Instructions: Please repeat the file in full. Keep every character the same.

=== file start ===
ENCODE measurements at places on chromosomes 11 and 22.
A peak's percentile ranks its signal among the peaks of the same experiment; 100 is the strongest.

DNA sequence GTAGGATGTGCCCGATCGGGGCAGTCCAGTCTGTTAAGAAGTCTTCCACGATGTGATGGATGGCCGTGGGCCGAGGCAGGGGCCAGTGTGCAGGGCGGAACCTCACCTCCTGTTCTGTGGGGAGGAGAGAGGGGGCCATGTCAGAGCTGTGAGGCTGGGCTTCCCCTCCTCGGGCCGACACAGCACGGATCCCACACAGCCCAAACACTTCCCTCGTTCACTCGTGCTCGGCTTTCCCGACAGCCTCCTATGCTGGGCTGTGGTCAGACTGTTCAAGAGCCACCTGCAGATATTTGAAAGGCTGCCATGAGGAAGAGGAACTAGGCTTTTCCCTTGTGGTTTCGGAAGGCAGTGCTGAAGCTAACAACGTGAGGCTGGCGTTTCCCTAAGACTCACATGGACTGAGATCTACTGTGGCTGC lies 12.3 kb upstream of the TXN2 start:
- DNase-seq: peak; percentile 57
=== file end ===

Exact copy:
ENCODE measurements at places on chromosomes 11 and 22.
A peak's percentile ranks its signal among the peaks of the same experiment; 100 is the strongest.

DNA sequence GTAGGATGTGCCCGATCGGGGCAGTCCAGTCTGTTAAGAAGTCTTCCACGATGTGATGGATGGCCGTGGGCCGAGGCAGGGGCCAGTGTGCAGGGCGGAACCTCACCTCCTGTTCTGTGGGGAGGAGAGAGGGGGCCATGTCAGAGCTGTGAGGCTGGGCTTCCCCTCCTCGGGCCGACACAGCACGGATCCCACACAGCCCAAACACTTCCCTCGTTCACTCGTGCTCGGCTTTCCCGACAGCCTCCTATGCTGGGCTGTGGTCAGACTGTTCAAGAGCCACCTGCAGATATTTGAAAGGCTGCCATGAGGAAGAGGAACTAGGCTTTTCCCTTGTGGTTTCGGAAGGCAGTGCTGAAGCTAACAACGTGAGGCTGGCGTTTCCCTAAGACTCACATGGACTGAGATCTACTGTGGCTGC lies 12.3 kb upstream of the TXN2 start:
- DNase-seq: peak; percentile 57